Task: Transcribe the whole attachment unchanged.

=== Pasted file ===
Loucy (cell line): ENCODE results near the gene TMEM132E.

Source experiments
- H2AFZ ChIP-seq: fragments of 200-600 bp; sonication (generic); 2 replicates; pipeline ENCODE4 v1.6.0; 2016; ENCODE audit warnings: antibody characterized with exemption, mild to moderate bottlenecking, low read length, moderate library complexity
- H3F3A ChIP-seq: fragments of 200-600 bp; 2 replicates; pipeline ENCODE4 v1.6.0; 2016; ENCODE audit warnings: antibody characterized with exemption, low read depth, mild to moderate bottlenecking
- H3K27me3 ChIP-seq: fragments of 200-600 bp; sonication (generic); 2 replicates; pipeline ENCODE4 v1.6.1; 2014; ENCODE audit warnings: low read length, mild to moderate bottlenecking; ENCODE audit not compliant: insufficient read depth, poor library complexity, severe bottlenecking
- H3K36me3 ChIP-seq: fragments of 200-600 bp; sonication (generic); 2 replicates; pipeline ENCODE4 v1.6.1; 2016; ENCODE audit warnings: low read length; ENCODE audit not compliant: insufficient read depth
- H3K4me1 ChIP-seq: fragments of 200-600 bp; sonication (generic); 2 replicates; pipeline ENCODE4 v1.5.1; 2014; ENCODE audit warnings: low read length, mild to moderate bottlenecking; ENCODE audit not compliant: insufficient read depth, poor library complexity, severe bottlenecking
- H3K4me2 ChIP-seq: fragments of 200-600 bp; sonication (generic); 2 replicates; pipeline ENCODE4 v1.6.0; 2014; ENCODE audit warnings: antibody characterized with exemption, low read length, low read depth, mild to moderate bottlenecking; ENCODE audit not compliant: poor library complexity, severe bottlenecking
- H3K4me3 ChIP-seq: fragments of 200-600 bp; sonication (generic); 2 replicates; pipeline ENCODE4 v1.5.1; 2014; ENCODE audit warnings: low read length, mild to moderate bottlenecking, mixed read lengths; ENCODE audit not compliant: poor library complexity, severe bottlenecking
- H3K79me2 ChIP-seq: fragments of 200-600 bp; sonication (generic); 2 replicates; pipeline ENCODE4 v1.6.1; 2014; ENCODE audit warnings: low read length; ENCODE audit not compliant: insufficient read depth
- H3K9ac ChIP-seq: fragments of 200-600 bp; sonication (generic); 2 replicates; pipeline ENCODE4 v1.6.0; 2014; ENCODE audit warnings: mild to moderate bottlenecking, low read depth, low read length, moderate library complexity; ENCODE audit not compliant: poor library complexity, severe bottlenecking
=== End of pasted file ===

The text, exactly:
Loucy (cell line): ENCODE results near the gene TMEM132E.

Source experiments
- H2AFZ ChIP-seq: fragments of 200-600 bp; sonication (generic); 2 replicates; pipeline ENCODE4 v1.6.0; 2016; ENCODE audit warnings: antibody characterized with exemption, mild to moderate bottlenecking, low read length, moderate library complexity
- H3F3A ChIP-seq: fragments of 200-600 bp; 2 replicates; pipeline ENCODE4 v1.6.0; 2016; ENCODE audit warnings: antibody characterized with exemption, low read depth, mild to moderate bottlenecking
- H3K27me3 ChIP-seq: fragments of 200-600 bp; sonication (generic); 2 replicates; pipeline ENCODE4 v1.6.1; 2014; ENCODE audit warnings: low read length, mild to moderate bottlenecking; ENCODE audit not compliant: insufficient read depth, poor library complexity, severe bottlenecking
- H3K36me3 ChIP-seq: fragments of 200-600 bp; sonication (generic); 2 replicates; pipeline ENCODE4 v1.6.1; 2016; ENCODE audit warnings: low read length; ENCODE audit not compliant: insufficient read depth
- H3K4me1 ChIP-seq: fragments of 200-600 bp; sonication (generic); 2 replicates; pipeline ENCODE4 v1.5.1; 2014; ENCODE audit warnings: low read length, mild to moderate bottlenecking; ENCODE audit not compliant: insufficient read depth, poor library complexity, severe bottlenecking
- H3K4me2 ChIP-seq: fragments of 200-600 bp; sonication (generic); 2 replicates; pipeline ENCODE4 v1.6.0; 2014; ENCODE audit warnings: antibody characterized with exemption, low read length, low read depth, mild to moderate bottlenecking; ENCODE audit not compliant: poor library complexity, severe bottlenecking
- H3K4me3 ChIP-seq: fragments of 200-600 bp; sonication (generic); 2 replicates; pipeline ENCODE4 v1.5.1; 2014; ENCODE audit warnings: low read length, mild to moderate bottlenecking, mixed read lengths; ENCODE audit not compliant: poor library complexity, severe bottlenecking
- H3K79me2 ChIP-seq: fragments of 200-600 bp; sonication (generic); 2 replicates; pipeline ENCODE4 v1.6.1; 2014; ENCODE audit warnings: low read length; ENCODE audit not compliant: insufficient read depth
- H3K9ac ChIP-seq: fragments of 200-600 bp; sonication (generic); 2 replicates; pipeline ENCODE4 v1.6.0; 2014; ENCODE audit warnings: mild to moderate bottlenecking, low read depth, low read length, moderate library complexity; ENCODE audit not compliant: poor library complexity, severe bottlenecking